Main Description
This book is about reading practice and experience in late medieval and early modern England. It focuses on the kinds of literatures that were more readily available to the widest spectrum of the population. Four case studies from many possibilities have been selected, each examining a particular type of popular literature under the headings 'religious', 'moral', 'practical' and 'fictional'. A key concern of the book is how we might use particular types of evidence in order to understand more about reading practice and experience, so issues of method and approach are discussed fully in the opening chapter.One distinctive element of this book is that it attempts to uncover evidence for the reading practices and experiences of real, rather than ideal, readers, using evidence that is found within the material of a book or manuscript itself, or within the structure of a specific genre of literature. Salter attempts to negotiate a path through a set of methodological and interpretive issues in order to arrive at a better understanding of how people may have read and what they may have read. This, in turn, leads on to how we may interpret the evidence that manuscripts and early printed books provide for the ways that medieval and early modern people engaged with reading.This book will be of interest to academics and research students who study the history of reading, popular culture, literacy, manuscript and print culture, as well as to those interested more generally in medieval and early modern society and culture.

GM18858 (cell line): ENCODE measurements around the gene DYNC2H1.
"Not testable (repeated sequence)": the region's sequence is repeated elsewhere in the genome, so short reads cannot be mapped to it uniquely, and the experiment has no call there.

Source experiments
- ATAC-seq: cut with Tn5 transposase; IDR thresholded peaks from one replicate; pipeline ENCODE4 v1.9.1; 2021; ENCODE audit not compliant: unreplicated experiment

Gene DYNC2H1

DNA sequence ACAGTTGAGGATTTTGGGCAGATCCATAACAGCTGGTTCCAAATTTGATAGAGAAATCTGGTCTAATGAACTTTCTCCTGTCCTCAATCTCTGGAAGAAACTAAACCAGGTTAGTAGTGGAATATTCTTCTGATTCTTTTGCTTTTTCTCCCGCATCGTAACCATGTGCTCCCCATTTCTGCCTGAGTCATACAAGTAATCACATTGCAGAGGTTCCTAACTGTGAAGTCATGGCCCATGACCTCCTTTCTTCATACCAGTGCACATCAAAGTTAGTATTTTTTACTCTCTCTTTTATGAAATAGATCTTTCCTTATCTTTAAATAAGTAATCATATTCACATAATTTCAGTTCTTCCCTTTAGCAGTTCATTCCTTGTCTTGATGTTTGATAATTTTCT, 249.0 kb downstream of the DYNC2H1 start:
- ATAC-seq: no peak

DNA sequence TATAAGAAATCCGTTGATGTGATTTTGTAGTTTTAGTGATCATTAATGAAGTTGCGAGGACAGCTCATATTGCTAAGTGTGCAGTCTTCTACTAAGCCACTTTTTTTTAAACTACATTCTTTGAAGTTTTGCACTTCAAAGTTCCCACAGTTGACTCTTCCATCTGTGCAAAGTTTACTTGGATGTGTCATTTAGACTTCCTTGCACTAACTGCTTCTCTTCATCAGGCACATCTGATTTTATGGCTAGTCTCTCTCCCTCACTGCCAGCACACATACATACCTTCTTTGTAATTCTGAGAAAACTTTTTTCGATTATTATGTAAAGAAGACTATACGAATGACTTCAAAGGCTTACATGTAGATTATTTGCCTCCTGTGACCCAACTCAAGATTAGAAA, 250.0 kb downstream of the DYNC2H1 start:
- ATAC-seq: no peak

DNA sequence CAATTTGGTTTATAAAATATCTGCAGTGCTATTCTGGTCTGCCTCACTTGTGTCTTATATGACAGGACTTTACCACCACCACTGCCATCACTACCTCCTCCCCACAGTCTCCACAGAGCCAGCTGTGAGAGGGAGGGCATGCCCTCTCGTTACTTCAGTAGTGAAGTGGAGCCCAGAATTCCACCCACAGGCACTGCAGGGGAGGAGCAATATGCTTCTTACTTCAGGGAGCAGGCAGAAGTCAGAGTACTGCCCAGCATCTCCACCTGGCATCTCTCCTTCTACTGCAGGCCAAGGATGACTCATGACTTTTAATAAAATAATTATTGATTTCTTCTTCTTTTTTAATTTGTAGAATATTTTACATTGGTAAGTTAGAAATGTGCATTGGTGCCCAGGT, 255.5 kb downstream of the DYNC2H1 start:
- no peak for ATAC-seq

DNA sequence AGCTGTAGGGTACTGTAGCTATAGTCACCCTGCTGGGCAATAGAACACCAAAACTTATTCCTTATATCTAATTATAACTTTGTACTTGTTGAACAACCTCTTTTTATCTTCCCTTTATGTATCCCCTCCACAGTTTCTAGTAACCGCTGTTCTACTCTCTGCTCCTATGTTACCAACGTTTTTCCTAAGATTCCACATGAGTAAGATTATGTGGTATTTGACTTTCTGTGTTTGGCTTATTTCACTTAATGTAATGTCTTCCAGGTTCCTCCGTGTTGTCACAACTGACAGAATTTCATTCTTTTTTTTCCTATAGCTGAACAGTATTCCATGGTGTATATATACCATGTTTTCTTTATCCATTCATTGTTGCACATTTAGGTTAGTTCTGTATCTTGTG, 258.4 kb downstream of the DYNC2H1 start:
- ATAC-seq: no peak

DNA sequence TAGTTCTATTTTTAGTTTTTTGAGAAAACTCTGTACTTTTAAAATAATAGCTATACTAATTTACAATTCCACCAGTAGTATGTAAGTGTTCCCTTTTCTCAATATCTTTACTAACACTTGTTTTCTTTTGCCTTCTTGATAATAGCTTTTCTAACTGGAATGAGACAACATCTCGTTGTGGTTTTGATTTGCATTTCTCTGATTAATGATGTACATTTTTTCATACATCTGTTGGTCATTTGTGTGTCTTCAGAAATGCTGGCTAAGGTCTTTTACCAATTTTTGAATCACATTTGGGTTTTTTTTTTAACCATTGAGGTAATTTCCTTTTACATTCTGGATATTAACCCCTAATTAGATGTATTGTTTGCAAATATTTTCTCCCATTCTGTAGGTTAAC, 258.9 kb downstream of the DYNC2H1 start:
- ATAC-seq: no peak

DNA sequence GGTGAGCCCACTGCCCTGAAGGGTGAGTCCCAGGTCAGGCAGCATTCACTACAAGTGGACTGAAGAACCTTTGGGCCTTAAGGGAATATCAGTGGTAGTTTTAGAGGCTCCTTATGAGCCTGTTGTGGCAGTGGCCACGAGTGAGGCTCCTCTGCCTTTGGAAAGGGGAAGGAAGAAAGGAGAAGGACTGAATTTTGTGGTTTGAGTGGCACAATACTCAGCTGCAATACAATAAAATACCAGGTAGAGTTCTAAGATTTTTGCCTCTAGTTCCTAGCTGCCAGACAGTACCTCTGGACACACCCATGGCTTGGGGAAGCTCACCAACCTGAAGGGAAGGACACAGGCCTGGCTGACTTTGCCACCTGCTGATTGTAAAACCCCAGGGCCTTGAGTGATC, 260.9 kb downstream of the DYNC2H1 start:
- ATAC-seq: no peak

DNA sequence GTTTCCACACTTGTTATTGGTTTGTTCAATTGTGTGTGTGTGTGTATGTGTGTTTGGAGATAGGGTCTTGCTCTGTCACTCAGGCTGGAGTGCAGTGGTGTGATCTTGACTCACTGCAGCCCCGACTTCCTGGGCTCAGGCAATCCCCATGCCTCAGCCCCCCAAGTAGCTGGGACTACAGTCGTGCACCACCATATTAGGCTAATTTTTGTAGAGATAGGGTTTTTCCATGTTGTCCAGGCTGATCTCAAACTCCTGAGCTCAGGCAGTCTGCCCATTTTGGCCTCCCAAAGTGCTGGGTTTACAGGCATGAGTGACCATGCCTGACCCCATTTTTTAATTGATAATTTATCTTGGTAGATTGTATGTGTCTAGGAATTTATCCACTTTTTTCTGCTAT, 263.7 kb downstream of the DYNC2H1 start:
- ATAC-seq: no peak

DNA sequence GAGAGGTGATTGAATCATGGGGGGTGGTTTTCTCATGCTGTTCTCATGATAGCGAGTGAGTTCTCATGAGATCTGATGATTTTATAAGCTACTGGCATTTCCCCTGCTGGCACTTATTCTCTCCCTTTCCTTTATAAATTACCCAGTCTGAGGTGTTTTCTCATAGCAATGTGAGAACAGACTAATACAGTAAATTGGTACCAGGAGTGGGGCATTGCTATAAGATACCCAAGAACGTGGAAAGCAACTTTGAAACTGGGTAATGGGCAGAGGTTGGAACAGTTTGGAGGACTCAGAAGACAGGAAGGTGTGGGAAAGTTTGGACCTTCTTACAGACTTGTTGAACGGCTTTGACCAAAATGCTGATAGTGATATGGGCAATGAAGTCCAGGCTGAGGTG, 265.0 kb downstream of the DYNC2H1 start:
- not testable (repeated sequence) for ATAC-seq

Main Description
This book is about reading practice and experience in late medieval and early modern England. It focuses on the kinds of literatures that were more readily available to the widest spectrum of the population. Four case studies from many possibilities have been selected, each examining a particular type of popular literature under the headings "religious," "moral," "practical," and "fictional." A key concern of the book is how we might use particular types of evidence in order to understand more about reading practice and experience, so issues of method and approach are discussed fully in the opening chapter. One distinctive element of this book is that it attempts to uncover evidence for the reading practices and experiences of real, rather than ideal, readers, using evidence that is found within the material of a book or manuscript itself, or within the structure of a specific genre of literature. Salter attempts to negotiate a path through a set of methodological and interpretive issues in order to arrive at a better understanding of how people may have read and what they may have read. This, in turn, leads on to how we may interpret the evidence that manuscripts and early printed books provide for the ways that medieval and early modern people engaged with reading.This book will be of interest to academics and research students who study the history of reading, popular culture, literacy, manuscript, and print culture, as well as to those interested more generally in medieval and early modern society and culture.